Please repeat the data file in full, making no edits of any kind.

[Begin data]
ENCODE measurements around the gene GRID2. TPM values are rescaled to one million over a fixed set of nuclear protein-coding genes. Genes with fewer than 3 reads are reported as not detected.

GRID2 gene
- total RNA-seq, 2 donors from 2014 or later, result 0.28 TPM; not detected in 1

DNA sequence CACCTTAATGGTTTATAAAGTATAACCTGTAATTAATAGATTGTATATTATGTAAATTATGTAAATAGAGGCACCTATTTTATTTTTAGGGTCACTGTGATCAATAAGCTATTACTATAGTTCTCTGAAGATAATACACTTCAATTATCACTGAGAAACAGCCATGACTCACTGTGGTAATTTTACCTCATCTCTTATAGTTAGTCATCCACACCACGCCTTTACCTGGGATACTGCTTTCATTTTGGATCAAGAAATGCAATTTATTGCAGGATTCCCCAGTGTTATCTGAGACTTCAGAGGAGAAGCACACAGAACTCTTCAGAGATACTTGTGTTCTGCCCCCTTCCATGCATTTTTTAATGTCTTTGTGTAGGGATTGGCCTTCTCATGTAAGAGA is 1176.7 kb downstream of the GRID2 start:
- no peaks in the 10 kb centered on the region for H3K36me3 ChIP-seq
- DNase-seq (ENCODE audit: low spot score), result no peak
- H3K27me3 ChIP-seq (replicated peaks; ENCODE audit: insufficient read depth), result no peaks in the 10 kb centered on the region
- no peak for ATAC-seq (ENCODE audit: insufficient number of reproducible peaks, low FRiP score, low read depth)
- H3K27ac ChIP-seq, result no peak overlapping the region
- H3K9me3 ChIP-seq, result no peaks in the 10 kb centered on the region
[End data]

ENCODE measurements around the gene GRID2. TPM values are rescaled to one million over a fixed set of nuclear protein-coding genes. Genes with fewer than 3 reads are reported as not detected.

GRID2 gene
- total RNA-seq, 2 donors from 2014 or later, result 0.28 TPM; not detected in 1

DNA sequence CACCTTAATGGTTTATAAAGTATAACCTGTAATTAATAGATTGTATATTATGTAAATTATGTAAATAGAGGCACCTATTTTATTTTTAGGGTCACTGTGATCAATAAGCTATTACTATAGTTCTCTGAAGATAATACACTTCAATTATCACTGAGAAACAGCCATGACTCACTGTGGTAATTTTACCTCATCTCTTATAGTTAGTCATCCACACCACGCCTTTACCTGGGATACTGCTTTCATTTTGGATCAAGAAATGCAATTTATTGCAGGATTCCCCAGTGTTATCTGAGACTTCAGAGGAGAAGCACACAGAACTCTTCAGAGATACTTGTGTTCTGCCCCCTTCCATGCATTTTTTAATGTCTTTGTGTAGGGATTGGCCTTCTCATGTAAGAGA is 1176.7 kb downstream of the GRID2 start:
- no peaks in the 10 kb centered on the region for H3K36me3 ChIP-seq
- DNase-seq (ENCODE audit: low spot score), result no peak
- H3K27me3 ChIP-seq (replicated peaks; ENCODE audit: insufficient read depth), result no peaks in the 10 kb centered on the region
- no peak for ATAC-seq (ENCODE audit: insufficient number of reproducible peaks, low FRiP score, low read depth)
- H3K27ac ChIP-seq, result no peak overlapping the region
- H3K9me3 ChIP-seq, result no peaks in the 10 kb centered on the region